Xavier Davis, piano
Peter Slavov, bass
Mark McLean, drums
Susan Stamberg of NPR’s Morning Edition says McKelle “brings new life to some old standards.” The Christian Science Monitor remarked, “She sings with the ease and grace of Ella Fitzgerald and the soul of Sarah Vaughan.” Jazziz declared, “Whether it’s ‘Dream,’ ‘Come Rain or Come Shine’ or ‘On the Sunny Side of the Street,’ McKelle gives the words lilt, meaning and swing.”
Robin McKelle has created a stylistically ambitious follow-up to her debut that manages to evoke and honor the forties big-band sound she explored on the remarkable Introducing Robin McKelle. There are more rhythm and blues touches, revealing McKelle’s torchy side, and she concludes the album with a self-penned ballad that fits in comfortably with the American Songbook gems that precede it. Modern Antique will impress the ever-growing audience who’ve already discovered McKelle — via National Public Radio, her glowing press notices, or good old word of mouth — and it should attract the even wider audience in the U.S. she clearly deserves. The Europeans are way ahead of us when it comes to McKelle; she’s already a vocal jazz star there, seriously in demand for concert and television appearances.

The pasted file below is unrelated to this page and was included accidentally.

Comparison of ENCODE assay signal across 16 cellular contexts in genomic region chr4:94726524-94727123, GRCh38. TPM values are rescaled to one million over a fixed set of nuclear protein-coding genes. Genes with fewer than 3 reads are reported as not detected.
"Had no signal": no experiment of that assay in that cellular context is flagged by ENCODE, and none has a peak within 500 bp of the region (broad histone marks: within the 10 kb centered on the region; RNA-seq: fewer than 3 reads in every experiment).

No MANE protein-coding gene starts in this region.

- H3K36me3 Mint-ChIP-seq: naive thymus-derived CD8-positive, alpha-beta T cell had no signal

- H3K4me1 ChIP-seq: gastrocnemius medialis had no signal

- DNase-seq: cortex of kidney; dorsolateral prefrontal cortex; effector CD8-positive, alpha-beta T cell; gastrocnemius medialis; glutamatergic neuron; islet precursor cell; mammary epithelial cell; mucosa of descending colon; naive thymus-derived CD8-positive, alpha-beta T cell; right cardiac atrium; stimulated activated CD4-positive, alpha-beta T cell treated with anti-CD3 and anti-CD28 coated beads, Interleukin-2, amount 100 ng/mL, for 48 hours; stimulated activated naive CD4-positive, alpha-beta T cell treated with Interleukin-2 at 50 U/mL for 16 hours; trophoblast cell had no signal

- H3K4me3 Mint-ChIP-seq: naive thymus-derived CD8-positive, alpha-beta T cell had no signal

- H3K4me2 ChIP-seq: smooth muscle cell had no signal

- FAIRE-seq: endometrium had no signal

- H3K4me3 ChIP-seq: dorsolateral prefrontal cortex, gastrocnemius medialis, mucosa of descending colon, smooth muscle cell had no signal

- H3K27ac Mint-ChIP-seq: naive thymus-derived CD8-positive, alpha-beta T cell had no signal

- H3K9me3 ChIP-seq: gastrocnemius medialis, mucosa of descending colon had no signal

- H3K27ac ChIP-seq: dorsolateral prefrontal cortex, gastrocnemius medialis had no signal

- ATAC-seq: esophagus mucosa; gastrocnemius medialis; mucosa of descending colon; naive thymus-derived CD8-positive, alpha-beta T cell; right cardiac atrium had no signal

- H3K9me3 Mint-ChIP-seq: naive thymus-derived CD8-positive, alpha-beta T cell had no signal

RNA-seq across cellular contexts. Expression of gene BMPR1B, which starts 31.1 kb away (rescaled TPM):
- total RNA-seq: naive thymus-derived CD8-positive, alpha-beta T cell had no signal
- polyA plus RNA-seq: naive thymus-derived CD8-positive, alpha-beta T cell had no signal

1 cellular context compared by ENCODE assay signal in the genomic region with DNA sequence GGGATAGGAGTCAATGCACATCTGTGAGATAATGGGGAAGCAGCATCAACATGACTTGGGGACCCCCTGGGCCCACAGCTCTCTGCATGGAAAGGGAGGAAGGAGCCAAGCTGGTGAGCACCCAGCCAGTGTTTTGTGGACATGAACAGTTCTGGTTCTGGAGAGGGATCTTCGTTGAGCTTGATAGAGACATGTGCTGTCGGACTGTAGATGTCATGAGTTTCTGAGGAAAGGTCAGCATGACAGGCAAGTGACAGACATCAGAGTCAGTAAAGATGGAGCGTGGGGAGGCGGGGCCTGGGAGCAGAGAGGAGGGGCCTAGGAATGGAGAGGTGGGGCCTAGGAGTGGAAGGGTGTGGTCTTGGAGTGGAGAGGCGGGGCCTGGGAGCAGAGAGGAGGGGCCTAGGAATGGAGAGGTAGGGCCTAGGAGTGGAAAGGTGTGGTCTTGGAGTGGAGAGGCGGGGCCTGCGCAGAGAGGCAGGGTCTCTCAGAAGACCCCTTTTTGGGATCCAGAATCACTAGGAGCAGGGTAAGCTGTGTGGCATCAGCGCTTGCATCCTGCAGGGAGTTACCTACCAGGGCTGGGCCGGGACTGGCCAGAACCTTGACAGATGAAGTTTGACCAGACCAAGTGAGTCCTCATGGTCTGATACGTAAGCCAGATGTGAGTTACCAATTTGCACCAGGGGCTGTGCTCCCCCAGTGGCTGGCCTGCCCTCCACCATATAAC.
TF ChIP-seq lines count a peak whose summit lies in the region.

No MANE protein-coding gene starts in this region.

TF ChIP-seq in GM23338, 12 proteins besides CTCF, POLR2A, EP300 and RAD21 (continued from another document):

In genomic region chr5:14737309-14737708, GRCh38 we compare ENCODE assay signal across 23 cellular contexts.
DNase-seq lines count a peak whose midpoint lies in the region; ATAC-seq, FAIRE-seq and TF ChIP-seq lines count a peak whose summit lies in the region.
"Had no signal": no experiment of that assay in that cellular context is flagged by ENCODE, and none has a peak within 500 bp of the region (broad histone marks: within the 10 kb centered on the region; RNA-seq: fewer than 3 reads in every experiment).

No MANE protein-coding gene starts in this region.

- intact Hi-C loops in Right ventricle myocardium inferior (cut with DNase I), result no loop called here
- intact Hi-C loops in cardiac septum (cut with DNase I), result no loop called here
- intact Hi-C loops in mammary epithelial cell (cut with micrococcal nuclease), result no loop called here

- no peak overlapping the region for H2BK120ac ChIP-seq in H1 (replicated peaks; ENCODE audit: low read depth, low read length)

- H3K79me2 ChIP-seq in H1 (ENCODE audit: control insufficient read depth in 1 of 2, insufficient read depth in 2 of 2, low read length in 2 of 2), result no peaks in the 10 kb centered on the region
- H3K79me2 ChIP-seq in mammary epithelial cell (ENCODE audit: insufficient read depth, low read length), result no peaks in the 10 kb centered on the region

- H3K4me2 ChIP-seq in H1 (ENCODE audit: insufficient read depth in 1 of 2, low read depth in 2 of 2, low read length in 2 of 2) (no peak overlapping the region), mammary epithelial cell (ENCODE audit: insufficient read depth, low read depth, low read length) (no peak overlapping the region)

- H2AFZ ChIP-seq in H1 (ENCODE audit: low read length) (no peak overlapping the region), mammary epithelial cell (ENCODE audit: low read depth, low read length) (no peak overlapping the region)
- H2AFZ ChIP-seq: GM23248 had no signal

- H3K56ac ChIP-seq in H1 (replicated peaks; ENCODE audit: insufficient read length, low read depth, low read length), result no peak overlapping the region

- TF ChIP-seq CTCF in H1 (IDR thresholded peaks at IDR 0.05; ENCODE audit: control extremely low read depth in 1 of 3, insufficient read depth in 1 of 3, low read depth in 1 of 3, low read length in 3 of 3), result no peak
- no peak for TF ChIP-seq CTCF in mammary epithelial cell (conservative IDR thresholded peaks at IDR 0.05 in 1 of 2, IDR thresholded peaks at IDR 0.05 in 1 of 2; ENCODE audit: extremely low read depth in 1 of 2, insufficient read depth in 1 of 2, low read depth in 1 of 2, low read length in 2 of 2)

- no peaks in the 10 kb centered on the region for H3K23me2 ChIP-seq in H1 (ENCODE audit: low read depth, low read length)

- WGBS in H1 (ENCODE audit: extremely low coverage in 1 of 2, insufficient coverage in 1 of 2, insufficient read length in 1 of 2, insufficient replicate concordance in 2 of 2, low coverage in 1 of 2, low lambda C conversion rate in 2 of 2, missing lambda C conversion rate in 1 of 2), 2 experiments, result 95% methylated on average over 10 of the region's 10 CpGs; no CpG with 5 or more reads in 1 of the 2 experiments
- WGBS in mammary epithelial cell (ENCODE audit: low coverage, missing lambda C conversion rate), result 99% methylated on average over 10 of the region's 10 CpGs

These days McKelle may seem to be leading an at least semi-charmed life, especially with the way she’s been so deeply embraced in Europe after her debut was released in France. Her burgeoning success is really the result of countless gigs, lots of study and artistic drive. McKelle’s mother was a liturgical singer; McKelle herself, as a child, was drawn to pop music and musical theatre. She went to the prestigious University of Miami jazz program before deciding to transfer to Berklee. After graduating with a music degree, she spent time in Los Angeles doing back-up singer work, then returned to Boston where she formed her own trio, joined Berklee’s Voice Department and became a featured soloist with the Boston Pops. In 2004, she took third place honors at the Thelonious Monk Vocal Jazz Competition in Washington, D.C. Says McKelle, “That opened a lot of doors for me in the jazz world.”
Modern Antique – and the path that got her there – is perhaps epitomized by “Abracadabra”: A lot of hard work went into it, but all we hear is the magic.